Oct 17, 2020
21 Members of White Supremacist Orgs Charged for Guns, Drugs
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SALT LAKE CITY (AP) — Twenty-one members and associates of white supremacy organizations in Utah are facing charges over gun and drug distribution.
The indictments came after an investigation that started in June 2019 that focused on the Soldiers of Aryan Culture, Silent Aryan Warriors and Noble Elect Thugs.
“SAC and SAW are highly volatile, dangerous criminal enterprises,” Mike Schoenfeld, director of the Salt Lake Area Gang Project, said Friday. “These gangs have their roots right here in the Utah prison system. It’s not something to be proud of. But they also have very strong ties nationwide to other violent white supremacy groups."
The indictments unsealed Friday include charges for distributing heroin and methamphetamine, possessing a firearm while selling drugs and having a gun as a felon, the Salt Lake Tribune reported.
Officials said many of the men and women charged have lengthy criminal histories in Utah.
“These targets were violent, they’re criminals, and they’re the worst in our communities,” said Matt Harris, U.S. marshal for the District of Utah.
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Slain Utah college students family gets $13.5M settlement
SALT LAKE CITY (AP) — The parents of a University of Utah track athlete who was killed by her ex-boyfriend on campus two years ago reached a $13.5 million settlement Thursday with the university, which acknowledged that it didn’t handle the woman’s case properly.
University of Utah President Ruth Watkins and the parents of Lauren McCluskey announced the settlement at a joint news conference in Salt Lake City that came on the second anniversary of her death. The case brought new national attention to campus safety and dating-violence issues at universities, spurring several changes at the University of Utah.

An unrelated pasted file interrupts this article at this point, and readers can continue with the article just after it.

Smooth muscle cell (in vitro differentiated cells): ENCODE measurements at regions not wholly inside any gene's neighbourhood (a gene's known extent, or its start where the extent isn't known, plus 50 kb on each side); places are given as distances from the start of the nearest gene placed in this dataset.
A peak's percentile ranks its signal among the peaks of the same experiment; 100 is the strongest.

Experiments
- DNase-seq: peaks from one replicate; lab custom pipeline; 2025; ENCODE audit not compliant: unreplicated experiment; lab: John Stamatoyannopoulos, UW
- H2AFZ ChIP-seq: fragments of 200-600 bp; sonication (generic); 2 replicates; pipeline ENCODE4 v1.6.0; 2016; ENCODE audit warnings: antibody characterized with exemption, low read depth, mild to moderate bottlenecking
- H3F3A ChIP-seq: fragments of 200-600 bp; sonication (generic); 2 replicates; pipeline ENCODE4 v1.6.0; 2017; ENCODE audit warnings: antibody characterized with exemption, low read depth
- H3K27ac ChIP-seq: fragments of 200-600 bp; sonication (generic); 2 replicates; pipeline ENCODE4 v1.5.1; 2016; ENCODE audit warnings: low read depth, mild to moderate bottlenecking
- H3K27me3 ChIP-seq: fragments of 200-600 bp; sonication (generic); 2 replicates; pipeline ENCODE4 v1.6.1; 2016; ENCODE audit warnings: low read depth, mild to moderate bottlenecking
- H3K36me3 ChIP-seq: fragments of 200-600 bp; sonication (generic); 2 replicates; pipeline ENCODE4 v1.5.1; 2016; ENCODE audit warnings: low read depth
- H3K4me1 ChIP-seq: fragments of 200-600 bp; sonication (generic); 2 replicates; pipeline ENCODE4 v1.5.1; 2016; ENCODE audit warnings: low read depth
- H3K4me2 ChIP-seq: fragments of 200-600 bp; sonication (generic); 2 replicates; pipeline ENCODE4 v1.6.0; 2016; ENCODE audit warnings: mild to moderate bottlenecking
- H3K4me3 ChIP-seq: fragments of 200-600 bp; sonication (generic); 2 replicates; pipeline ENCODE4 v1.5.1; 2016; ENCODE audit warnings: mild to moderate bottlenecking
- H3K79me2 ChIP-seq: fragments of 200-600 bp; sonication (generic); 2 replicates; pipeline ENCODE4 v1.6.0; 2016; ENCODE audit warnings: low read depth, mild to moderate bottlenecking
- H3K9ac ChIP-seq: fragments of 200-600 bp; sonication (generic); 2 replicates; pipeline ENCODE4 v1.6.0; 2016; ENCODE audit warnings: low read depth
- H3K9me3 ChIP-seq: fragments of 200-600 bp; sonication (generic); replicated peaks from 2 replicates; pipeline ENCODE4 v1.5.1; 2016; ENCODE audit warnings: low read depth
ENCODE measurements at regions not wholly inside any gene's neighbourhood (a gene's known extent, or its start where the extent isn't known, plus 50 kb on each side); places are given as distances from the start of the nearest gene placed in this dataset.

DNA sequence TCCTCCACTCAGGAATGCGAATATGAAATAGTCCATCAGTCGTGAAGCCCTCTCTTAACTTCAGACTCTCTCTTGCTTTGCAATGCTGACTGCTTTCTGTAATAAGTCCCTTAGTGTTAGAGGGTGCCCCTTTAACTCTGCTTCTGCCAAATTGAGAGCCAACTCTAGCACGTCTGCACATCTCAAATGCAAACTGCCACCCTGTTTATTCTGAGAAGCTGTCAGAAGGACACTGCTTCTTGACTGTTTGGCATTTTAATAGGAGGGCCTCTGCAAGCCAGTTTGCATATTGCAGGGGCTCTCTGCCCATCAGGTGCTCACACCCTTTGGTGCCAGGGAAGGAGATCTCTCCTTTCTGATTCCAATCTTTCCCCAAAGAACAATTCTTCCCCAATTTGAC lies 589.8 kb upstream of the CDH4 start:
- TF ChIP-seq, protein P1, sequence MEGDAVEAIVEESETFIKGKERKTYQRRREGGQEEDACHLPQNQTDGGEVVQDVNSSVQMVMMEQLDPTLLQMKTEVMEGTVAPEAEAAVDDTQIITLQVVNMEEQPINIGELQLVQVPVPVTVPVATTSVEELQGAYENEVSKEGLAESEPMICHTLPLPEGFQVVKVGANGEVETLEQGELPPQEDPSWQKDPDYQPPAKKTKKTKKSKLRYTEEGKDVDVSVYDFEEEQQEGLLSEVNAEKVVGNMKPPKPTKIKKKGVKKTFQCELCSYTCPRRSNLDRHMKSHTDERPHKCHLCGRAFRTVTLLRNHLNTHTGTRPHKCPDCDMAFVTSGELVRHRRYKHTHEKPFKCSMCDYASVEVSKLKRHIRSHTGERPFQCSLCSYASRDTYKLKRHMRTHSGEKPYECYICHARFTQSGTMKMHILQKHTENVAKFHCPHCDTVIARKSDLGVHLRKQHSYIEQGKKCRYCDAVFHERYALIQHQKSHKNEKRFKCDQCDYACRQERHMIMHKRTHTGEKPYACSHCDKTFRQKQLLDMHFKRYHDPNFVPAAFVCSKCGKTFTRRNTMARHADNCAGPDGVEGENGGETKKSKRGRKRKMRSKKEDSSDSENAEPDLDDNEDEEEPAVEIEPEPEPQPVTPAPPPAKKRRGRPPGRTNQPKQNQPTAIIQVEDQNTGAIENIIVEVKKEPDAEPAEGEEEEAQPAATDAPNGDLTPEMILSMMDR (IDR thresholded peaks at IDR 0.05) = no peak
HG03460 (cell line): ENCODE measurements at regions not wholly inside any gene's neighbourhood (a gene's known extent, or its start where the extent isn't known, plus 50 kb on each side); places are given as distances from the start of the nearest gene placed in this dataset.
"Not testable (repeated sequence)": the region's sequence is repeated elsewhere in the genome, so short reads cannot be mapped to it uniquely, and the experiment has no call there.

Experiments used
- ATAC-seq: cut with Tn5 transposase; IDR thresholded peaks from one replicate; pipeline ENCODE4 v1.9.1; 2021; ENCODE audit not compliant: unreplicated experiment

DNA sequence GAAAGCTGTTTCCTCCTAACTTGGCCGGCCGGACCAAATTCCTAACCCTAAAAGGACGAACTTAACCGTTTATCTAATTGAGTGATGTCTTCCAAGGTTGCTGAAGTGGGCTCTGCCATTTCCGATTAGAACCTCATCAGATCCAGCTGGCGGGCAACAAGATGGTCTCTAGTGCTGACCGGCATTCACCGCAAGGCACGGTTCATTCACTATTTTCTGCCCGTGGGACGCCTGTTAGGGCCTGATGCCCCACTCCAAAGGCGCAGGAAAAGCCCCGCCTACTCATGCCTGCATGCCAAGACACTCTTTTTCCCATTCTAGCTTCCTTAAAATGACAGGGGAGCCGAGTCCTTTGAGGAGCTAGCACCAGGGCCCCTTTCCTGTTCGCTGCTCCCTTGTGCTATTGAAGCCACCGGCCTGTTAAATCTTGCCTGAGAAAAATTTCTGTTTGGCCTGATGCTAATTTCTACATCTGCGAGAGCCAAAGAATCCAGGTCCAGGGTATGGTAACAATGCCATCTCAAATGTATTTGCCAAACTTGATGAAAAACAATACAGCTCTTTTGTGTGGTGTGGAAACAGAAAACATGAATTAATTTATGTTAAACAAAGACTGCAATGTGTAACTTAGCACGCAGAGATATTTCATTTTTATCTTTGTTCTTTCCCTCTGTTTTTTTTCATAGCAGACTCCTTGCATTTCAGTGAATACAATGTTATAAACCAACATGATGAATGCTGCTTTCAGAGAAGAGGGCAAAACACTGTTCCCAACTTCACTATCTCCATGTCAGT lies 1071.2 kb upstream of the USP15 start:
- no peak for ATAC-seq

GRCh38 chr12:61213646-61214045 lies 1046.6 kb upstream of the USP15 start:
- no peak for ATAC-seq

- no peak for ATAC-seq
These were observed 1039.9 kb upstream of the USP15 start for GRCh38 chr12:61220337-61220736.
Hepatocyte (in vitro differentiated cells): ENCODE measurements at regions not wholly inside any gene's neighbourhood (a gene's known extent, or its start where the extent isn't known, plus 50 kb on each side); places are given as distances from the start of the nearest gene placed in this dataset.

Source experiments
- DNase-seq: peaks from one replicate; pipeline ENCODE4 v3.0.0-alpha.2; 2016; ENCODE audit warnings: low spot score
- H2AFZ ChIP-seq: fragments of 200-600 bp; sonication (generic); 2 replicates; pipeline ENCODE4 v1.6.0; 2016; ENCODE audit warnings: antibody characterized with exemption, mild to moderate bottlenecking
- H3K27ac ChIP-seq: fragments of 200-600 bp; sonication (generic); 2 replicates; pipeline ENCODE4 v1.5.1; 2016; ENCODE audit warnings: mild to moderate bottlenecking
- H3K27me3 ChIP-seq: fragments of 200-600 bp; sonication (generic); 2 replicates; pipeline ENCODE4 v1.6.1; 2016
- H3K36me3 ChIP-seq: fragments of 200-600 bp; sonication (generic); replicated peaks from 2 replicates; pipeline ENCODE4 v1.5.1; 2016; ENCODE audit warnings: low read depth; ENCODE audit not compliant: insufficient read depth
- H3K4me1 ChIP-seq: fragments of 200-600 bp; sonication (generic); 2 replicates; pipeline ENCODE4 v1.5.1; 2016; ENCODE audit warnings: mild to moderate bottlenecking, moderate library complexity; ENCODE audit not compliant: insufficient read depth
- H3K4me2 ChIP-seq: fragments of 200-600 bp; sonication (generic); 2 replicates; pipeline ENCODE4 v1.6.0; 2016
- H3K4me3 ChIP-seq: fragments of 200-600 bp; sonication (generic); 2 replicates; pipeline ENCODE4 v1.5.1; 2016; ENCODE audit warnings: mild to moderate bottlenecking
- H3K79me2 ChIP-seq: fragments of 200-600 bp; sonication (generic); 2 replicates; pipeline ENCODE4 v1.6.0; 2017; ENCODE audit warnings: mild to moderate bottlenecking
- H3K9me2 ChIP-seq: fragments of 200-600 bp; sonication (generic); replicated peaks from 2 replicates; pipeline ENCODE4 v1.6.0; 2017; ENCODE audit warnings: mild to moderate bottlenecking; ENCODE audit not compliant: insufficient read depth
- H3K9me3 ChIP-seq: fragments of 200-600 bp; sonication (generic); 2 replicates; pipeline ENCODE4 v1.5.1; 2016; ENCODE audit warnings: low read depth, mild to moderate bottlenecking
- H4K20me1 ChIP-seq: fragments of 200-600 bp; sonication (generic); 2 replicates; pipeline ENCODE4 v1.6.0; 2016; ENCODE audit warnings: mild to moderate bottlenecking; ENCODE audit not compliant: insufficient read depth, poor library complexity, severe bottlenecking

McCluskey, 21 of Pullman, Washington, had contacted university police more than 20 times to report harassment by the man she had dated before she was found fatally shot in a car near on-campus student housing in October 2018
“We failed Lauren and her family,” Watkins said. “If these employees had more complete training and protocols to guide their responses, the university believes they would have been better equipped to protect Lauren.”
That marked a shift from what Watkins said back in December 2018 when she said that she hadn’t found anything in an initial review of the case to indicate McCluskey’s death could have been prevented.
Jill and Matt McCluskey bristled at those comments and sued the university in 2019, seeking $56 million while claiming the college was negligent in failing to protect their daughter.
An independent review commissioned by the university found multiple missed warning signs before Lauren McCluskey was killed by 37-year-old Melvin Shawn Rowland after she dumped him because she discovered he had been lying about his name, age and status as a sex offender. Rowland took his own life after the attack as police tracked him down.
The university will pay the McCluskeys $10.5 million and give another $3 million to a foundation founded in their daughter’s name that is designed to improve campus safety, as well as help collegiate track athletes and animal shelters. An indoor track facility will also be built and named after Lauren McCluskey as part of the settlement.
The McCluskeys said all the money will go to the Lauren McCluskey foundation.
“This settlement is important for many reasons,” Jill McCluskey said. “It addresses how Lauren died, but it also honors how she lived.”
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